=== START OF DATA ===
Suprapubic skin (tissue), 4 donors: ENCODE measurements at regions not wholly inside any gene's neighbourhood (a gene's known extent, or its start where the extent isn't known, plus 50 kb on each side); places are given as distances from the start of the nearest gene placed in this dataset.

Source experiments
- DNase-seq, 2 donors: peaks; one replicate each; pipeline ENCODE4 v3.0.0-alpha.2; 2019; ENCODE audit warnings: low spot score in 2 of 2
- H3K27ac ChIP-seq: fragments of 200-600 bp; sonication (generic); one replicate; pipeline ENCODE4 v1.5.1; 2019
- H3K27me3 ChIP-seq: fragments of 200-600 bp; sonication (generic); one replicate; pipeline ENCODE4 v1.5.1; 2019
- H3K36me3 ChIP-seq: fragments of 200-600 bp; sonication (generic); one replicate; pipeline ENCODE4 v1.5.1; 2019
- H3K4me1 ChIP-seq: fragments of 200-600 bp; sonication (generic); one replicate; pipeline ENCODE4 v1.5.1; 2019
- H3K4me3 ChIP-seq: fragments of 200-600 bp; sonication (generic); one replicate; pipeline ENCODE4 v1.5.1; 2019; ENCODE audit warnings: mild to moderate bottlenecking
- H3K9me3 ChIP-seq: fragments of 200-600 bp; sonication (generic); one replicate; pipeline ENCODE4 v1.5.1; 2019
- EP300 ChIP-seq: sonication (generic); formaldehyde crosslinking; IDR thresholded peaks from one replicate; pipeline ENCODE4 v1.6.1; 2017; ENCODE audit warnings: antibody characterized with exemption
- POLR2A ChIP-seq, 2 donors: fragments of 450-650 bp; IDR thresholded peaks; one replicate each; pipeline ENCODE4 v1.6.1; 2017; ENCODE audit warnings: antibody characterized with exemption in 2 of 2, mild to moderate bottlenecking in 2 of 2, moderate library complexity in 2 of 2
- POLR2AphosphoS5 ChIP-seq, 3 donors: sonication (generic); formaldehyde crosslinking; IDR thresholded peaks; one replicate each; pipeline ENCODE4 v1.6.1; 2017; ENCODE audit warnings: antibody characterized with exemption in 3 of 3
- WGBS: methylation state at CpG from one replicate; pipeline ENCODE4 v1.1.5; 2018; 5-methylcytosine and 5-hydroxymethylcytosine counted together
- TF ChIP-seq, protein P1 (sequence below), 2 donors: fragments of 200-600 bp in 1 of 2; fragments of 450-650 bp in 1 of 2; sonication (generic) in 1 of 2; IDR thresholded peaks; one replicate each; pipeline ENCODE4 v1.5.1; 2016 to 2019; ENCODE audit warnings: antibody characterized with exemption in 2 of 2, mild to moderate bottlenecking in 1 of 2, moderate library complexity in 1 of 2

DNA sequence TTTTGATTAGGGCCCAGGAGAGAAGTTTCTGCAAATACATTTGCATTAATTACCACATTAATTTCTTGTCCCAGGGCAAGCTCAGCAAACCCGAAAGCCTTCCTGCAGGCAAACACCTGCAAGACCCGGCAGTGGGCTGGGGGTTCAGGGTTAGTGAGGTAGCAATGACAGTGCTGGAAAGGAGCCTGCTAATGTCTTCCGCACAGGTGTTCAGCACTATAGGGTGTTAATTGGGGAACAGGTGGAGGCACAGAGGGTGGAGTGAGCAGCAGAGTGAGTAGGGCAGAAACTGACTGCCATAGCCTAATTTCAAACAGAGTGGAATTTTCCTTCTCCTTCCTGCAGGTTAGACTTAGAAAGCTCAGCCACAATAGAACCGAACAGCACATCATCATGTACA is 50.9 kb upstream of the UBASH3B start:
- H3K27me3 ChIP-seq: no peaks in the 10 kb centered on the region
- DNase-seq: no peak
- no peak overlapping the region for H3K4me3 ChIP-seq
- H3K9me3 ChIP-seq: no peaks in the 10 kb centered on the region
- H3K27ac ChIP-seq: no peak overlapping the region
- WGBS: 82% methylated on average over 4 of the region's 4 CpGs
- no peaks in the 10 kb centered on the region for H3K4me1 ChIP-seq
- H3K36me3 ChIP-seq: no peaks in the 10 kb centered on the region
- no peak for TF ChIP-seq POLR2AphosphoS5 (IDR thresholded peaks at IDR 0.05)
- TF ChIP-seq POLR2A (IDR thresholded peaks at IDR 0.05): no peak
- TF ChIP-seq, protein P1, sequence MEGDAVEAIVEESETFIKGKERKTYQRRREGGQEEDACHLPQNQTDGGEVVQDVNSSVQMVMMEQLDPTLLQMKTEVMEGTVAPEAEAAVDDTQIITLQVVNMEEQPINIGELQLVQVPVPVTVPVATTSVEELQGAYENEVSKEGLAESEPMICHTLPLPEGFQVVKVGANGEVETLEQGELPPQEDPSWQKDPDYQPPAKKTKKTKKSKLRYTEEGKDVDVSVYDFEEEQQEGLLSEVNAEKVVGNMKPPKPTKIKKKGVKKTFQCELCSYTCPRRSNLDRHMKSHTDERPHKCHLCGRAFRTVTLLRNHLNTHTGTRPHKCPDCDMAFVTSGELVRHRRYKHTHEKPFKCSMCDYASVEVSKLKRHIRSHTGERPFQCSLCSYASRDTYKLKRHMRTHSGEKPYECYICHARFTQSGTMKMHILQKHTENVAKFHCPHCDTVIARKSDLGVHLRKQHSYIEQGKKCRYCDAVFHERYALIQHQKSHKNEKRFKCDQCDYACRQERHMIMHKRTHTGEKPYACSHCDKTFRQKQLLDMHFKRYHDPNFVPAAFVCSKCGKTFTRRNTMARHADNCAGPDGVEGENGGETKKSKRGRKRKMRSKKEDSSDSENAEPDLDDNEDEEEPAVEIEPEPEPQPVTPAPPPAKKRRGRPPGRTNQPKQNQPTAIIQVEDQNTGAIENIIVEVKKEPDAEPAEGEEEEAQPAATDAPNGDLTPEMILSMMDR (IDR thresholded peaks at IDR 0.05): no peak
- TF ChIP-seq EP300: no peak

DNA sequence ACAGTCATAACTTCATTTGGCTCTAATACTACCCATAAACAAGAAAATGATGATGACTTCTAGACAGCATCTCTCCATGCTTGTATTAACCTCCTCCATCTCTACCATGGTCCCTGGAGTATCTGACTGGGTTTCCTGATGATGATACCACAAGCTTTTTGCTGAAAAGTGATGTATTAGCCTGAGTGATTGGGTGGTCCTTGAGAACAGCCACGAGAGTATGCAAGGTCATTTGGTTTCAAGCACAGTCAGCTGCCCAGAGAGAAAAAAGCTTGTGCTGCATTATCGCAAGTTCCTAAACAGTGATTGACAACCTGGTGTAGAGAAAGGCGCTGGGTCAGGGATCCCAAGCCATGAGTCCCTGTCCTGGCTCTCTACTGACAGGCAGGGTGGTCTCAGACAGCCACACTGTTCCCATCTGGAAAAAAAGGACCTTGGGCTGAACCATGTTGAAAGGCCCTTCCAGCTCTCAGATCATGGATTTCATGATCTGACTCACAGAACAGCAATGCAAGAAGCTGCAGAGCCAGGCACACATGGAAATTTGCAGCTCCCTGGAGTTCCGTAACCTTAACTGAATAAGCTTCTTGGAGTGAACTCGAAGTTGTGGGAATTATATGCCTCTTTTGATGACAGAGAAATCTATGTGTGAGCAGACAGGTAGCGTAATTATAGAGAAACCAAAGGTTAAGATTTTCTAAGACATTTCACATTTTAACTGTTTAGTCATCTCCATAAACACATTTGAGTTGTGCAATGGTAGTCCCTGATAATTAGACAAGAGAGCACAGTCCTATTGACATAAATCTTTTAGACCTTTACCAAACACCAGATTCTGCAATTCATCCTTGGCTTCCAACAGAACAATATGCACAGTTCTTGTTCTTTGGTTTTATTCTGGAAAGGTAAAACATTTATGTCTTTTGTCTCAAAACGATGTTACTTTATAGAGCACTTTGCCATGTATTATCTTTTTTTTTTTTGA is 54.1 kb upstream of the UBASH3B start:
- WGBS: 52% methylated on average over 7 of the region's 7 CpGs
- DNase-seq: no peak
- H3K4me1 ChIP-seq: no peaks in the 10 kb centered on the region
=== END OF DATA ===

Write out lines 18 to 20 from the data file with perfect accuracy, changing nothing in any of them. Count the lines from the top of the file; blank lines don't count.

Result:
- no peak overlapping the region for H3K4me3 ChIP-seq
- H3K9me3 ChIP-seq: no peaks in the 10 kb centered on the region
- H3K27ac ChIP-seq: no peak overlapping the region